First Lady Obama Will Have Weightier Impact on Health Debates than Hubby

President Barack Obama’s efforts at reforming the U.S. approach to medical care won’t win many imitators in other countries. Indeed, he’s likely to be upstaged in global health debates by First Lady Michelle Obama’s campaign against childhood obesity.

Lady Obama launched a Let’s Move anti-obesity campaign on February 9, and is already catching up with the UK’s naked chef, Jamie Oliver, as a leading celebrity spokesperson on the issue. In all likelihood, the way her campaign frames the obesity issue is likely to have more impact in defining the role of public policy in dealing with health rights far beyond the U.S.

She has already identified efforts to reduce childhood overweight and obesity as the key to genuine health reform that actually addresses disease prevention, not just insurance schemes to cover medical treatment of preventable disease. The U.S. already spends $150 billion a year treating such obesity-related disorders as heart disease, diabetes and hypertension, she told a conference of U.S. governors and Canadian premiers on February 21. What will future costs look like when a third of people start off their lives as overweight and obese?  “We all know that we can’t solve our healthcare problems unless we solve our childhood obesity problems,” she said.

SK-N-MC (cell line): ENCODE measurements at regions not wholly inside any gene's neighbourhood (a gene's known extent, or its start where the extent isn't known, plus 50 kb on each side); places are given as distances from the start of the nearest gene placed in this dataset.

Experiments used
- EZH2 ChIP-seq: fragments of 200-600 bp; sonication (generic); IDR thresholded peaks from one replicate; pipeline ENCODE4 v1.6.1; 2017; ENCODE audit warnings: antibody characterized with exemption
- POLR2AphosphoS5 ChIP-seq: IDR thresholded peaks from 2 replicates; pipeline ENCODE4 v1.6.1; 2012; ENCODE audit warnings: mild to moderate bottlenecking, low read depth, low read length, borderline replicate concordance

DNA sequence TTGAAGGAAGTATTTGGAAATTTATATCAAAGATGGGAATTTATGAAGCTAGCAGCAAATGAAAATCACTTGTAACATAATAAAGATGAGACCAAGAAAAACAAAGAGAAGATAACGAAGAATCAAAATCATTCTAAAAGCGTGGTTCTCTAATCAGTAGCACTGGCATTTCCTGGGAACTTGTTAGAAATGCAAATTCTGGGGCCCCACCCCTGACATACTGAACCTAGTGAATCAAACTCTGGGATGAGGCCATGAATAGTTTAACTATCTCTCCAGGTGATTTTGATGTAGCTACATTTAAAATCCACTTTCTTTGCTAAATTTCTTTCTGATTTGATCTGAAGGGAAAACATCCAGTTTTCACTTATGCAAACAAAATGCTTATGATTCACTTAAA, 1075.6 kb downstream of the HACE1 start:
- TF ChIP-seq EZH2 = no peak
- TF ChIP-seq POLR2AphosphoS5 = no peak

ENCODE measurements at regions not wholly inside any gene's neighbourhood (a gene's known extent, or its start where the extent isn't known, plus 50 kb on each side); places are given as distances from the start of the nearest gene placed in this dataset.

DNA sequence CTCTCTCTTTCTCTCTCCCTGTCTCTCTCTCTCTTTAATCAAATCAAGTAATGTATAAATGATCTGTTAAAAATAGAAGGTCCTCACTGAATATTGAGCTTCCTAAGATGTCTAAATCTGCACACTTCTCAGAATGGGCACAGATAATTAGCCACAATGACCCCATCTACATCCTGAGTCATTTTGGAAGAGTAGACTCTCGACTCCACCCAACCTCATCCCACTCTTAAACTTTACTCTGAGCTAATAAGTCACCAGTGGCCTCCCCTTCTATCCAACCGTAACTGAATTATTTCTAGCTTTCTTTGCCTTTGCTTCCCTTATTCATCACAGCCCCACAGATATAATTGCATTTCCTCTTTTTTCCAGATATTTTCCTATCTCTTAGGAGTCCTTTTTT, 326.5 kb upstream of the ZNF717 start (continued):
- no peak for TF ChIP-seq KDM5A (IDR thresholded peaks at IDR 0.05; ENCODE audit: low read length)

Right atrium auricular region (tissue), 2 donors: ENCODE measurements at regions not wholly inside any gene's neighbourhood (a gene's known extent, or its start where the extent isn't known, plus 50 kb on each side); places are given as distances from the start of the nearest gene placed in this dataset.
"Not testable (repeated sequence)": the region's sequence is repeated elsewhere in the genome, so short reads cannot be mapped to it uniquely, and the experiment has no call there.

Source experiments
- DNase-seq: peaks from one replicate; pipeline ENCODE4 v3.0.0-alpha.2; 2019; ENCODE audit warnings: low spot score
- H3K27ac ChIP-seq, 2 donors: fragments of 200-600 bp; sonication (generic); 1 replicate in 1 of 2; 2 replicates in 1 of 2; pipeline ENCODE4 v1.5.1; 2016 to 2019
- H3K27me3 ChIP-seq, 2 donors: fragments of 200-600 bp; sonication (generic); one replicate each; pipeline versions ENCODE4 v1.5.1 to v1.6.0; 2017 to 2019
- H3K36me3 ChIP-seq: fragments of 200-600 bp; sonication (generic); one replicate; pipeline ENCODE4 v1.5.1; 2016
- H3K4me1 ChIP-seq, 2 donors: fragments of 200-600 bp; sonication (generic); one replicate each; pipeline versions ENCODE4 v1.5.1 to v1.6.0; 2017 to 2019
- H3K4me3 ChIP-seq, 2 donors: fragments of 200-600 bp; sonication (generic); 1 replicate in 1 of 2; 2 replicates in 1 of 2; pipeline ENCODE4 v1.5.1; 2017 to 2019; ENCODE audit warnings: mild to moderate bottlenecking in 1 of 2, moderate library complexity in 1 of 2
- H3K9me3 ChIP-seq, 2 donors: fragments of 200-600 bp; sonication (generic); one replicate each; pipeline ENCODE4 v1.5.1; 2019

In the week leading up to the vote on President Obama’s healthcare reform bill, Lady Obama laid out her anti-obesity message to the biggest food processors in the world, gathered at the Grocery Manufacturers Association. She got a standing ovation from the industry heavies, and also won raves from prominent nutrition advocates Marion Nestle and Marian Burros. With such widespread support, it shouldn’t take long before Lady Obama’s framing of the obesity issue vies to become the international standard.  That would be a public health policy disaster in the U.S. and elsewhere.

Obama’s speech to the global giants of the food processing industry hit all the right notes with concerned parents by chiding processors and food marketers for the way they manipulated children’s taste buds and family eating patterns. Sweet, salty and fat-laden snacks with an average of 200 calories have become a daily norm, not a monthly treat, standard pop bottles have expanded from 13 to 20 ounces, and families now spend 22 per cent of their grocery budget on harmful treats, while only 12 per cent of their grocery money goes to fruits and vegetables, she said.

Lady Obama also told the industry she wants them to produce and market healthier foods for children and she wants to see less marketing for foods high in calories, sugar and fat.

As it happens, she burst heroically through an open door. The food industry is already primed to take a few slaps on the wrist and own up to the need for changes. Kraft has sworn to reduce the amount of salt in its foods by ten per cent over a decade, and Pepsi has pledged to take its pop drinks out of high schools. Processors have even organized themselves into a body called the Healthy Weight Commitment Foundation. .